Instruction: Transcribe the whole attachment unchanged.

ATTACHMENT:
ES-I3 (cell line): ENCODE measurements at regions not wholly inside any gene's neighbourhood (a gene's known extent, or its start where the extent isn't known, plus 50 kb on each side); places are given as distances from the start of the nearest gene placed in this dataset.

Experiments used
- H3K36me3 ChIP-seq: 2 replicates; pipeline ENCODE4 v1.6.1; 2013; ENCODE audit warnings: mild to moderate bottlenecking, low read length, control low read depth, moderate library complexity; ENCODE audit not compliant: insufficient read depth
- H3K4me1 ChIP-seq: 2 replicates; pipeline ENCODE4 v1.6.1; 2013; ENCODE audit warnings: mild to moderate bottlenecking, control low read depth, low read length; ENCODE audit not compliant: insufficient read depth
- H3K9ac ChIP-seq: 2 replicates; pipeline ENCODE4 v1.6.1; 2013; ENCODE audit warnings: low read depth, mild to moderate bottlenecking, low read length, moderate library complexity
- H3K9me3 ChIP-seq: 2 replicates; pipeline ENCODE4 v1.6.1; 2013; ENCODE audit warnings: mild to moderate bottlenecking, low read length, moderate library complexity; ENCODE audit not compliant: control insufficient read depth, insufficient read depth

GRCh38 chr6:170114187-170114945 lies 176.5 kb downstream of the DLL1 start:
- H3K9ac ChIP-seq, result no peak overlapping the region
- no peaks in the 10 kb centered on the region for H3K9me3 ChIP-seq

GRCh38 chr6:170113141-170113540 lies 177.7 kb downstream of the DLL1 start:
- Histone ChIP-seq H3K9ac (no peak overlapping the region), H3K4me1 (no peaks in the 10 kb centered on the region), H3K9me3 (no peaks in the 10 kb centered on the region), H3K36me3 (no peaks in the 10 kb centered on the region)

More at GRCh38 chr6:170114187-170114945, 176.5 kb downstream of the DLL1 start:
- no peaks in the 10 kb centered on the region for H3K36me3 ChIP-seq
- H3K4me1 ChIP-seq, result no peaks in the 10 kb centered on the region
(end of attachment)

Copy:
ES-I3 (cell line): ENCODE measurements at regions not wholly inside any gene's neighbourhood (a gene's known extent, or its start where the extent isn't known, plus 50 kb on each side); places are given as distances from the start of the nearest gene placed in this dataset.

Experiments used
- H3K36me3 ChIP-seq: 2 replicates; pipeline ENCODE4 v1.6.1; 2013; ENCODE audit warnings: mild to moderate bottlenecking, low read length, control low read depth, moderate library complexity; ENCODE audit not compliant: insufficient read depth
- H3K4me1 ChIP-seq: 2 replicates; pipeline ENCODE4 v1.6.1; 2013; ENCODE audit warnings: mild to moderate bottlenecking, control low read depth, low read length; ENCODE audit not compliant: insufficient read depth
- H3K9ac ChIP-seq: 2 replicates; pipeline ENCODE4 v1.6.1; 2013; ENCODE audit warnings: low read depth, mild to moderate bottlenecking, low read length, moderate library complexity
- H3K9me3 ChIP-seq: 2 replicates; pipeline ENCODE4 v1.6.1; 2013; ENCODE audit warnings: mild to moderate bottlenecking, low read length, moderate library complexity; ENCODE audit not compliant: control insufficient read depth, insufficient read depth

GRCh38 chr6:170114187-170114945 lies 176.5 kb downstream of the DLL1 start:
- H3K9ac ChIP-seq, result no peak overlapping the region
- no peaks in the 10 kb centered on the region for H3K9me3 ChIP-seq

GRCh38 chr6:170113141-170113540 lies 177.7 kb downstream of the DLL1 start:
- Histone ChIP-seq H3K9ac (no peak overlapping the region), H3K4me1 (no peaks in the 10 kb centered on the region), H3K9me3 (no peaks in the 10 kb centered on the region), H3K36me3 (no peaks in the 10 kb centered on the region)

More at GRCh38 chr6:170114187-170114945, 176.5 kb downstream of the DLL1 start:
- no peaks in the 10 kb centered on the region for H3K36me3 ChIP-seq
- H3K4me1 ChIP-seq, result no peaks in the 10 kb centered on the region